Will Rogers Jr and Collier
In Tubac, where he found “the friendliest people in the world,” doors were opened through Shelby’s Bistro, the Tubac Historical Society, Tubac Villager, the town newspaper — and not in the least, Leroy Doyle, who “knew Will well”and manages a gallery in the town.
From the newspaper files he learned Will Jr. “promoted Tubac like you wouldn’t believe … Tubac Golf Resort and the Festival of Arts for some 35 years.”
Collier’s love for Tubac was well known there. She was the first postmistress for a short time, ran a restaurant, and, with husband, was instrumental in getting the first state park established.
She promoted the first ever what we now call “adopt a highway” crew. Kids would line up with her to clean the roadways — their way to get to use the Rogers’ pool.
The couple witnessed the town growing from 10 to 70 houses and 93 to 900 folks. Now there are 100 houses and about 1,500 people.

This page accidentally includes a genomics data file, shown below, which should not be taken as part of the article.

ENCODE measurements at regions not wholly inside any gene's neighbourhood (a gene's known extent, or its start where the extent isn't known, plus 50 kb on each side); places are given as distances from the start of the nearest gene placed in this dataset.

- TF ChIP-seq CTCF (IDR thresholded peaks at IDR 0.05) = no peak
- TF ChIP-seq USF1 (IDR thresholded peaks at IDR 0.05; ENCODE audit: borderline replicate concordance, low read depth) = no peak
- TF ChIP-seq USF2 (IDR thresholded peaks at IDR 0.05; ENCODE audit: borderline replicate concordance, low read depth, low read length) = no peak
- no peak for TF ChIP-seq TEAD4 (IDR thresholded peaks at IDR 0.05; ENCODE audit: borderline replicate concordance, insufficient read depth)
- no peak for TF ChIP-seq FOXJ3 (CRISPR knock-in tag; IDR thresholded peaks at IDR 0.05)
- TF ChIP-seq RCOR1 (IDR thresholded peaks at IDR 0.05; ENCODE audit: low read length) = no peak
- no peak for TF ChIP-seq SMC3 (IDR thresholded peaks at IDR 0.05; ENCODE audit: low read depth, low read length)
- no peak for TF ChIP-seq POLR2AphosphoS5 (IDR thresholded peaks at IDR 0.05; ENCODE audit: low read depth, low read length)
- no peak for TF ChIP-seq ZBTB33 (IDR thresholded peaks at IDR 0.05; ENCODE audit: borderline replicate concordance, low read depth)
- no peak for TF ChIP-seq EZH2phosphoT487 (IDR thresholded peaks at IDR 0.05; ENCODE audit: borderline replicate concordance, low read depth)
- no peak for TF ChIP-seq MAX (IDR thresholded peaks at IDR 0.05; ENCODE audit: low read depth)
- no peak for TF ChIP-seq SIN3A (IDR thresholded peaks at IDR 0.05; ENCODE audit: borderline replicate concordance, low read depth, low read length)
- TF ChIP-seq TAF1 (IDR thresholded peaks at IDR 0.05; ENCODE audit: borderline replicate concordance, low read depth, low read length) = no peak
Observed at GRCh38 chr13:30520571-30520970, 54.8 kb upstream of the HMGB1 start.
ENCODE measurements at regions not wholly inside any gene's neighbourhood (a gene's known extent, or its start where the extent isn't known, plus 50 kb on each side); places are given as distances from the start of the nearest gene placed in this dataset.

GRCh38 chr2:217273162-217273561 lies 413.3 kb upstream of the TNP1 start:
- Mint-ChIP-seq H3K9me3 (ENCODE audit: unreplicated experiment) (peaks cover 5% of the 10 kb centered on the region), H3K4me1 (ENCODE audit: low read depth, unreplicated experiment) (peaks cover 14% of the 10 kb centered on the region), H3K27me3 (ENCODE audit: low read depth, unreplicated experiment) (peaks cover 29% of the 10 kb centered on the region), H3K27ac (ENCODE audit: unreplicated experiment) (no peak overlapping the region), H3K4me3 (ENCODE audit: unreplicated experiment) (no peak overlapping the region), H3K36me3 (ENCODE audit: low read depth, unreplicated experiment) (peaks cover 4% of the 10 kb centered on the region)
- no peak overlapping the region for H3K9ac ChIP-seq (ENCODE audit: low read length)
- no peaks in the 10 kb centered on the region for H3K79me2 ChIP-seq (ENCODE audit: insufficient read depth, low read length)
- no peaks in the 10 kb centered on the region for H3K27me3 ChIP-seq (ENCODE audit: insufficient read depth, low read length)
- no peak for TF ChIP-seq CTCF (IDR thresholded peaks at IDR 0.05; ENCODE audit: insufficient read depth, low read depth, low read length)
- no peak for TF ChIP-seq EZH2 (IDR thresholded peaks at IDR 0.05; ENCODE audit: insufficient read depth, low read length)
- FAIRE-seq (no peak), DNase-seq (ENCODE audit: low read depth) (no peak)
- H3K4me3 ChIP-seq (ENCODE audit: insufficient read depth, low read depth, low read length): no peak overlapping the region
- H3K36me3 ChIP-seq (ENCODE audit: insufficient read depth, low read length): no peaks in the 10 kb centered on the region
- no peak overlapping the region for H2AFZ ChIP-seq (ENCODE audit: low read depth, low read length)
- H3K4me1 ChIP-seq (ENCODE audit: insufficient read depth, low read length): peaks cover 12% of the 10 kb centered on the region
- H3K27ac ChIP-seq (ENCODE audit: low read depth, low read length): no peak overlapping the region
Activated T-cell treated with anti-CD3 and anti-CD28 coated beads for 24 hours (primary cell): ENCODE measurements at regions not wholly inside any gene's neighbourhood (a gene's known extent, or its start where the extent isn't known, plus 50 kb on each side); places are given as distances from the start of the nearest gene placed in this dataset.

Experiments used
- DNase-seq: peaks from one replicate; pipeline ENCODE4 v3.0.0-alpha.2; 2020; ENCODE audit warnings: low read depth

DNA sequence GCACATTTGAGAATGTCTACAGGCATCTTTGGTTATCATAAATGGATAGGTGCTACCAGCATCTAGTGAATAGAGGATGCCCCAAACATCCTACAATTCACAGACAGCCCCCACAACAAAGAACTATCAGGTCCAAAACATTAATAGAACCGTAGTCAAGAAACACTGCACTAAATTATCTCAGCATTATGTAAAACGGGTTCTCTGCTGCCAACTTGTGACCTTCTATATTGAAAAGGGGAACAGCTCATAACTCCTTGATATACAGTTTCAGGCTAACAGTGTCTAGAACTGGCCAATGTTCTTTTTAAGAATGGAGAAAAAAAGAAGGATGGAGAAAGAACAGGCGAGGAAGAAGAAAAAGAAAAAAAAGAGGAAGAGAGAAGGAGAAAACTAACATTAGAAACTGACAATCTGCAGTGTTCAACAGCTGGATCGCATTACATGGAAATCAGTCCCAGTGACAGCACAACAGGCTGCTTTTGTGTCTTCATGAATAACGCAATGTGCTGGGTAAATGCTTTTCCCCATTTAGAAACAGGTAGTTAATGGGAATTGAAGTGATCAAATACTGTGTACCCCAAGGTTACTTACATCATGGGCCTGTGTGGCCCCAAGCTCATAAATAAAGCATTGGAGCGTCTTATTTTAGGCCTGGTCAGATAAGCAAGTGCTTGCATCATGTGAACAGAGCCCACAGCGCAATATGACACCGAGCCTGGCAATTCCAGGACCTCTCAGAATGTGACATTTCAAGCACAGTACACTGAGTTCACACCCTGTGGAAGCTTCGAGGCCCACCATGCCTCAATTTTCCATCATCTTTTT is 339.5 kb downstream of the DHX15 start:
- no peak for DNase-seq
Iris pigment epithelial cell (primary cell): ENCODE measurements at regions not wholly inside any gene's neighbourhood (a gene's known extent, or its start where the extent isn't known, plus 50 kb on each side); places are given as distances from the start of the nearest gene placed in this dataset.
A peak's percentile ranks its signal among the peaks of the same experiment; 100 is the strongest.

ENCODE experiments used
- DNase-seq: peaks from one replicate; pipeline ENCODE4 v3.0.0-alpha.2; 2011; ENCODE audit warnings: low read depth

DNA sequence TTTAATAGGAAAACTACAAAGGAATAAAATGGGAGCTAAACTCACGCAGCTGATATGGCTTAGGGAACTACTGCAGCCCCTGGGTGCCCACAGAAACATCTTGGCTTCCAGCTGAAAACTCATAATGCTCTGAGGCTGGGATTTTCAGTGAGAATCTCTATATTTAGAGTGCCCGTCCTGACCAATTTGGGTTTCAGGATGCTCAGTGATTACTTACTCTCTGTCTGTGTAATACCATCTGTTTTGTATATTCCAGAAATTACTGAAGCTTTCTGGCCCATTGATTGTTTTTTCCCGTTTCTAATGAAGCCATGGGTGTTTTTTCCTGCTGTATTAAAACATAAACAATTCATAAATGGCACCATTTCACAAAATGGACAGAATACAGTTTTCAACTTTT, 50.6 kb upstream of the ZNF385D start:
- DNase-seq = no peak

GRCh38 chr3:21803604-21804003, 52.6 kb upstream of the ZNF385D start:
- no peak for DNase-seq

Will Jr. was gone about half the year and kept his California residency, drivers license and voter registration, Johnston said.
The Rogers’ family owned the Beverly Hills Citizen newspaper, which brother, Jim, ran while Will was in World War II. “It was interesting that while Jim endorsed Dewey for president, Will Jr. was a Roosevelt man,” laughed Johnston.
Will Jr. and his wife were involved in Indian affairs, education, healthn and future needs and called for more Indians in the Bureau of Indian Affairs. “He had an understanding of Indian needs from his Oklahoma heritage and their work with Indians in the West,” the researcher said.
Johnston, tired of the cold in his native Iowa, and after living in other Arizona towns, settled with his wife, Paulett, in Prescott Valley for retirement.
When he left Claremore he had “pretty well wrapped up research” on Will Jr. He said he has a nine-page bibliography and probably four to five more ready.
His research in Claremore and Tubac has revealed a lot of things many people do not know about Will and Collier and their family, which will come out in the book. He’s ready now to get down to serious writing.
(Editor’s note: Will Rogers Jr. died July 9, 1993, and is buried in Tubac beside his wife. His parents, Will and Betty Rogers, are interred on the grounds of the Will Rogers Memorial Museum in Claremore with their sons, Freddie and Jim; daughter, Mary; and daughter-in-law, Astrea. For more information visit the website www.willrogers.com or call 918-341-0719.)